The youth, it would seem, followed his father's example in joining the army soon after his coming of age. He proved to be a charismatic soldier and consequently rose quickly through the military ranks of the time. By his late twenties he had gained the titles of ''Tribunus'' (Tribune) and later ''Comes'' (Count). By that time George had been stationed in Nicomedia as a member of the personal guard attached to Roman Emperor [[Diocletian]] (reign 284–305).
In 303, Diocletian issued an edict authorising the systematic persecution of Christians across the Empire. His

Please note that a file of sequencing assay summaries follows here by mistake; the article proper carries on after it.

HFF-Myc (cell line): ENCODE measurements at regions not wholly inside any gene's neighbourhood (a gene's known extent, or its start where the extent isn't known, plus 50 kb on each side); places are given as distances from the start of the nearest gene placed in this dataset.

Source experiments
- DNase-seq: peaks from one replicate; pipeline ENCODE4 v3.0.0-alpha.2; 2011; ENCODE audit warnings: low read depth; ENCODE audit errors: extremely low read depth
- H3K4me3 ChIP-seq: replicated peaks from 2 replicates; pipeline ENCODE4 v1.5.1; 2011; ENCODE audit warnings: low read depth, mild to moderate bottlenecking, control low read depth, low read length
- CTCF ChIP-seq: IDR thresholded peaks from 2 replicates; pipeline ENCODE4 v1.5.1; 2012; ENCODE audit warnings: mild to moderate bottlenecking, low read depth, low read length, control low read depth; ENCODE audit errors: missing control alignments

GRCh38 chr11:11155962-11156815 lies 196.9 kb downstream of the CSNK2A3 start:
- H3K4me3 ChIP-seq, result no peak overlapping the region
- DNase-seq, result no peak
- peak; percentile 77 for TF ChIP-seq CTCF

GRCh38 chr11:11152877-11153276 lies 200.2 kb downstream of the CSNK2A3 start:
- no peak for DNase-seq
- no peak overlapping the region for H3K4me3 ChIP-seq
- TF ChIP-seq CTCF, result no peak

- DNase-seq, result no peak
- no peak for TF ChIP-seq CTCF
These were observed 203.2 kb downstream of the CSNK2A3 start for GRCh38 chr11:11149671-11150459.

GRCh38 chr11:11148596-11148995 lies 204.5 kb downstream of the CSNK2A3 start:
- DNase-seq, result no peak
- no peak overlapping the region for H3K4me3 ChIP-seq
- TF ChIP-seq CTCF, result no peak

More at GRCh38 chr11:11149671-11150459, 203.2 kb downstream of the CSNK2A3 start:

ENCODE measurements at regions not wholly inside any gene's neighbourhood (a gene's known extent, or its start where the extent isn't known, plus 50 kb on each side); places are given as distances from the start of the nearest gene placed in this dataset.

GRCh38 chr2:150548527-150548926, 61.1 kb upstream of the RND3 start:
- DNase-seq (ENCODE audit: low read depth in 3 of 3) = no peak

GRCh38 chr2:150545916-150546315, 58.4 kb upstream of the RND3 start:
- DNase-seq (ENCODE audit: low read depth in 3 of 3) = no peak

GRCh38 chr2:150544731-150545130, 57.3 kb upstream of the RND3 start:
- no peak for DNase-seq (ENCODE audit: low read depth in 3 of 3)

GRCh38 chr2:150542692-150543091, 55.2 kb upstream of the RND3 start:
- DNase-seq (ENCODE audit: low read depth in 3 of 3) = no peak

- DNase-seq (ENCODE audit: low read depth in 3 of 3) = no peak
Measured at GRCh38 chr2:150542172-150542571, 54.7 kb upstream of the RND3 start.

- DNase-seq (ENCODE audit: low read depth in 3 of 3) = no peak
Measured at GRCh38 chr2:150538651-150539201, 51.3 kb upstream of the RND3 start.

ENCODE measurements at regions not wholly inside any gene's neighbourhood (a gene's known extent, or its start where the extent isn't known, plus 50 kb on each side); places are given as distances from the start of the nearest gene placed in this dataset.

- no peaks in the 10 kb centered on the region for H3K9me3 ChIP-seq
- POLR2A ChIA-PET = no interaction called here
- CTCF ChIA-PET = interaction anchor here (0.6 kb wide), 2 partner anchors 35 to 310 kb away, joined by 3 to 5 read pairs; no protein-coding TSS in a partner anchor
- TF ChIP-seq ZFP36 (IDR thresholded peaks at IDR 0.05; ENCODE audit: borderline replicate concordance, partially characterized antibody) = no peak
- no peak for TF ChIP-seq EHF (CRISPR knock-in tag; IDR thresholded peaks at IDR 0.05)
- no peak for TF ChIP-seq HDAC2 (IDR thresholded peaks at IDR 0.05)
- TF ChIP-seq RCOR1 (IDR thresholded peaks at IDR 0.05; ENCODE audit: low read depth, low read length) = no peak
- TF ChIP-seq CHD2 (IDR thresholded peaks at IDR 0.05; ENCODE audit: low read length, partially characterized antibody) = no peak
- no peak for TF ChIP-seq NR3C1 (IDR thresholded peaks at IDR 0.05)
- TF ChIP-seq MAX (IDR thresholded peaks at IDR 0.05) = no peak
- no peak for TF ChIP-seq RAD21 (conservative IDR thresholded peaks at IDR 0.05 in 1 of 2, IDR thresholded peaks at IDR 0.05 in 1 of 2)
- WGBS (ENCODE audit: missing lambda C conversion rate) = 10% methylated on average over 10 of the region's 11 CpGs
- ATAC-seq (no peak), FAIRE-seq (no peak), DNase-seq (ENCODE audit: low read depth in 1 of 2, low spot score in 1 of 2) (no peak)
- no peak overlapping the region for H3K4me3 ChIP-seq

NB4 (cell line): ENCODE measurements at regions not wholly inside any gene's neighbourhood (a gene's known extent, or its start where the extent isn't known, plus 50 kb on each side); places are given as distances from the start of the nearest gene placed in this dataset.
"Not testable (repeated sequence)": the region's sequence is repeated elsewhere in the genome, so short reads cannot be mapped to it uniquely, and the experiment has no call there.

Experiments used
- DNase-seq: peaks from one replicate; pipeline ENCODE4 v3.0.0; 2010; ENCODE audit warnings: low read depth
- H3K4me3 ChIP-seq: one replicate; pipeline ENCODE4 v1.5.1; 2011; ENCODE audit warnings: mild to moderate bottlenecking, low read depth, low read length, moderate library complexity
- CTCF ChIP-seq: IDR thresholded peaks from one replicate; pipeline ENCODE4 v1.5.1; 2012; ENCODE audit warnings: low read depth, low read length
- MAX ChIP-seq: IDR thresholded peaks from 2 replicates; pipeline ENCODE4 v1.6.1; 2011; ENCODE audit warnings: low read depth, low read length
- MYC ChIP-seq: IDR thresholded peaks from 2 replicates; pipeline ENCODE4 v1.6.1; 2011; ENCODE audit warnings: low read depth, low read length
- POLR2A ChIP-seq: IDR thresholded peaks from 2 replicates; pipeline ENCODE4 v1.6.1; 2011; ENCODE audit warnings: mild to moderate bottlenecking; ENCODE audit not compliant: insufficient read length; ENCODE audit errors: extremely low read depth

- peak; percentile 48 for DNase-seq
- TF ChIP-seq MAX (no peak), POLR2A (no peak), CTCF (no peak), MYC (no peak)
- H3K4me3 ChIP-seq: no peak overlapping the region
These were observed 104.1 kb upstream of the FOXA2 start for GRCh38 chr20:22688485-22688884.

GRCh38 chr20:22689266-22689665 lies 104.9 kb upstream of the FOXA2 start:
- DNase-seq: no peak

successor, the emperor Galerius, was supposedly responsible for this decision and would continue the persecution during his own reign (305–311). It is believed that George was ordered to take part in the persecution but instead confessed to being a Christian himself and criticised the imperial decision. An enraged Diocletian proceeded in ordering the torture of this apparent traitor and his execution.
Then, after innumerable forms of torture, George was executed by decapitation in front of Nicomedia's defensive wall on April 23, 303. The witness of his suffering convinced Empress [[Alexandra the Empress|Alexandra]] and Athanasius, a pagan priest, to also become Christians, and so they also joined George in martyrdom as consequence. George's body was then returned to Lydda for burial, where Christians soon came to honour George as a martyr.